Sedation dentistry is a relatively new term in the dental world, so it would be reasonable to ask when necessary. You may have even heard that sedation dentistry is never actually necessary, which could lead to some incorrect assumptions about how it works. We’ll look at what sedation is, how it’s typically employed in the dental industry, and when it’s really a non-negotiable.
What Is Sedation Dentistry?
Sedation dentistry refers to procedures that help a patient stay more comfortable and relaxed during a dental procedure. In the past, a dentist might have used laughing gas as a form of sedation dentistry, even if they didn’t refer to it specifically as such. However, sedation dentistry in Scottsdale, AZ can also refer to general anesthesia, which is typically used for major dental work (e.g., wisdom teeth removal). Today, the number of techniques has increased considerably, which has opened the doors for dentists to adapt these options to fit the needs of their practice and their patients.
When Is It Necessary?
Sedation dentistry is typically necessary when people have high anxiety or low pain tolerance. Reputable dentists in Scottsdale, AZ know that their patients might avoid getting work done for any number of reasons. They also know just how much of an impact this can have on someone’s oral health. In some cases, sedation is necessary based on the type of procedure being conducted. In others, a person might need extra help to be able to come in and for something as simple as cleaning. There is no right or wrong way to use sedation dentistry (unless you’re required to go under for some type of major extraction or surgery).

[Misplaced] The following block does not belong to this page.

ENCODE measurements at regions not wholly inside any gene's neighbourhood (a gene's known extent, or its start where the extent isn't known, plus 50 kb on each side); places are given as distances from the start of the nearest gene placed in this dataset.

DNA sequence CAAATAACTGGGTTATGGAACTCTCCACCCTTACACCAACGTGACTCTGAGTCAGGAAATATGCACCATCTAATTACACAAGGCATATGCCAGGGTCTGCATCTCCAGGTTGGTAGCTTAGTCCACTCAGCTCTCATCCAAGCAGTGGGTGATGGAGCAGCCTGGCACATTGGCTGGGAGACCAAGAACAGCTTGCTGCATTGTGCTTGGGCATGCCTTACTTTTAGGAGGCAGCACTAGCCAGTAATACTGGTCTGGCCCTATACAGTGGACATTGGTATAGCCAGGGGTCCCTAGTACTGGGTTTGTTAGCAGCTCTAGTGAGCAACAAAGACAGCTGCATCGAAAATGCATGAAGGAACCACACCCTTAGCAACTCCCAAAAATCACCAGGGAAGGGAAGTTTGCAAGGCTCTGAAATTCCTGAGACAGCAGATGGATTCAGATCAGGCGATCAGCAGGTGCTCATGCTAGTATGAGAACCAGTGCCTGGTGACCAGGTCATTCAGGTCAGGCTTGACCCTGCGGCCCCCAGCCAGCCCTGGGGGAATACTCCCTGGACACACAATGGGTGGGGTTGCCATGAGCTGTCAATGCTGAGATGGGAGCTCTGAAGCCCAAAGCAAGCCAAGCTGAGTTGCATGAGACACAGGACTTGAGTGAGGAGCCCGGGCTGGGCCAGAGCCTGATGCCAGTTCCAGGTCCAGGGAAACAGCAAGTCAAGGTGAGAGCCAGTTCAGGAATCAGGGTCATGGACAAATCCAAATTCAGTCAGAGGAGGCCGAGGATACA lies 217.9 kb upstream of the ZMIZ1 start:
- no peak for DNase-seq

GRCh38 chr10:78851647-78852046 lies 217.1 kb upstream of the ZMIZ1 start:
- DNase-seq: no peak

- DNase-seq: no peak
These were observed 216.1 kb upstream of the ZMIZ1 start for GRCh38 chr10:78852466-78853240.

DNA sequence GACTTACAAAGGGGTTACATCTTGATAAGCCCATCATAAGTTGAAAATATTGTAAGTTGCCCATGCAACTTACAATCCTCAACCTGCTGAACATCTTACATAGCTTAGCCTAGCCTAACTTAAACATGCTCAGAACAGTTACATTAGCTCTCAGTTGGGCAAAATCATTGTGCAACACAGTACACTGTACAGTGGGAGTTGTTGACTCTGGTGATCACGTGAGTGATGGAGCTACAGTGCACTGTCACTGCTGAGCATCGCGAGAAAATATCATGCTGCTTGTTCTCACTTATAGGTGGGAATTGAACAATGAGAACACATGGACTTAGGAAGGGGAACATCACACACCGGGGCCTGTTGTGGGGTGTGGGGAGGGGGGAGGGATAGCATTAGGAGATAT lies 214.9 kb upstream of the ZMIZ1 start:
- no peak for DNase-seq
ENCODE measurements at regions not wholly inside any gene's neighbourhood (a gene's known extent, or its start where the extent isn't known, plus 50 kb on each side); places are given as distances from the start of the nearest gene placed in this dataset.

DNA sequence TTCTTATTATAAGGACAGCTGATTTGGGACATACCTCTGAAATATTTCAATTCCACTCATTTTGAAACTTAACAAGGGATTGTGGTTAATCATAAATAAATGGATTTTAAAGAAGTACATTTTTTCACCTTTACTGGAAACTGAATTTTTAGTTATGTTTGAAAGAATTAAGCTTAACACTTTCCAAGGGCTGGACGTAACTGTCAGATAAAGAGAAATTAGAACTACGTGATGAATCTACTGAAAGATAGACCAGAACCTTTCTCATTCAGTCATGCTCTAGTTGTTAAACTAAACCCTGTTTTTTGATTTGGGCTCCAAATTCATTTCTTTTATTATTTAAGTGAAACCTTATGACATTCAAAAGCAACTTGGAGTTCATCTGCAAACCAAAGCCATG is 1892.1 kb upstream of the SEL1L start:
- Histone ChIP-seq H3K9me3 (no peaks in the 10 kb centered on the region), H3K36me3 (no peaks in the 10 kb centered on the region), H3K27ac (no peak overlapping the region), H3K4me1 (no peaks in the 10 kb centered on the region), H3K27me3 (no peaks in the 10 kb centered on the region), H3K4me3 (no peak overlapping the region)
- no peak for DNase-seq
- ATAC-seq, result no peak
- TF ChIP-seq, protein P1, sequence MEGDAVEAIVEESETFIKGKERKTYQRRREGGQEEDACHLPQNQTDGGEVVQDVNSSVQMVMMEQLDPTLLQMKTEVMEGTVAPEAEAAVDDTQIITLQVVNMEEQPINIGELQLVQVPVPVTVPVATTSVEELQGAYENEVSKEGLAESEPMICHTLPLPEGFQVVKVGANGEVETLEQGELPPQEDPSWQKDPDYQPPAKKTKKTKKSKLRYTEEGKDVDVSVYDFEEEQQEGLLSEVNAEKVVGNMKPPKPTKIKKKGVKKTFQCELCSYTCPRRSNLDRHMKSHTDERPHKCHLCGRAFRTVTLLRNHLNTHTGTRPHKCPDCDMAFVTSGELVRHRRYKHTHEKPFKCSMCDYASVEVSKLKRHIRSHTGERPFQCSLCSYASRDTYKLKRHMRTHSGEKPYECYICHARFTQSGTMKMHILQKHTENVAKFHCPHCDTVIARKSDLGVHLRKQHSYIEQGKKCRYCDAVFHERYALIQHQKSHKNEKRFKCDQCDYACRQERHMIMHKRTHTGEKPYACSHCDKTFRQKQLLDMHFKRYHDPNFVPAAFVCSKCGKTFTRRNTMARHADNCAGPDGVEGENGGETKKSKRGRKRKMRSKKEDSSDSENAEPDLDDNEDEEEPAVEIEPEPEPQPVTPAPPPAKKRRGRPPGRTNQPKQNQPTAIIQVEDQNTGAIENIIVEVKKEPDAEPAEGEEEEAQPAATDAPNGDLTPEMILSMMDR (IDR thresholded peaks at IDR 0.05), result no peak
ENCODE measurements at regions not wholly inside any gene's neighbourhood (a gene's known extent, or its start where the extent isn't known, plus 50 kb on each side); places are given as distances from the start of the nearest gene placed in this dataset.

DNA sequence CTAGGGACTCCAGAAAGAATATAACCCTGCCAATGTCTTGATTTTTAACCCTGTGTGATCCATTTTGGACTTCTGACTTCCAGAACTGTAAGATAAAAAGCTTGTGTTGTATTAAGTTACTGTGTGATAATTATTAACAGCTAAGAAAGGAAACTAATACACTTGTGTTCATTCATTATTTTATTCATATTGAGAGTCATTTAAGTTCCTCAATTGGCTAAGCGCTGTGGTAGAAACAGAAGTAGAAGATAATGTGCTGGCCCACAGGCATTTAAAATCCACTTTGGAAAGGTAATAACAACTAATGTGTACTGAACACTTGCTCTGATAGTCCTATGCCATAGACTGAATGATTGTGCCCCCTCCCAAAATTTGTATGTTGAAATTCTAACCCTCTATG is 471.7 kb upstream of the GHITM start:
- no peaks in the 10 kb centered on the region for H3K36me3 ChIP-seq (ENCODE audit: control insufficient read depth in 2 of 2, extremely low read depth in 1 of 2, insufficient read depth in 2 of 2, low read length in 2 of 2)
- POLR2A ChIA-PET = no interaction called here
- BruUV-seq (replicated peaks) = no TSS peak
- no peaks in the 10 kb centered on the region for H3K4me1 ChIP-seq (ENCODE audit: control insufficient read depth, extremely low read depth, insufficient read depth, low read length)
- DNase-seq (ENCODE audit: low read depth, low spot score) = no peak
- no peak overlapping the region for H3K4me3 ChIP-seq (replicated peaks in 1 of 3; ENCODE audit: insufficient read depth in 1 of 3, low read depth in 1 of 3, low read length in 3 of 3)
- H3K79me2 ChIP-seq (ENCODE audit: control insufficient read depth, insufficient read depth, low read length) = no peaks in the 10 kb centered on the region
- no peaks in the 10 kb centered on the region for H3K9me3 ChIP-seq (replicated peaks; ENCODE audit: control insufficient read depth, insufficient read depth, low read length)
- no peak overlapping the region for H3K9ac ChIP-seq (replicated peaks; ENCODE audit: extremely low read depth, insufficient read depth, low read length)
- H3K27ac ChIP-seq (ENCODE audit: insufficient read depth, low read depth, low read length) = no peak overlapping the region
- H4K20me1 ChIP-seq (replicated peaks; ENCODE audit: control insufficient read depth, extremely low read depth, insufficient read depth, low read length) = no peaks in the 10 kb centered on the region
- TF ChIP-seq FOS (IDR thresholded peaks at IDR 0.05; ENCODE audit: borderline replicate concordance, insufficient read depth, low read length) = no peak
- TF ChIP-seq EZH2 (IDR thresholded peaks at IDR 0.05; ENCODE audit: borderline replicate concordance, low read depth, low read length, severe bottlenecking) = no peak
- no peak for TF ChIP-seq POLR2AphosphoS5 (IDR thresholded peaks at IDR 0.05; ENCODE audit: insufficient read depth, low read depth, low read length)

Sedation Dentistry in Scottsdale
If you’re looking for sedation dentistry, it might be because you’ve found yourself putting off appointments for a variety of reasons. You know on a logical level that the best way to keep your mouth healthy is to come in for preventative care, but that doesn’t always lead to your actually coming into the dentist. When you visit Dr. Pete N. Mellas, DMD, our staff can help you reach a compromise so you can get the care you need. It’s often the only way to keep people on a regular schedule of services.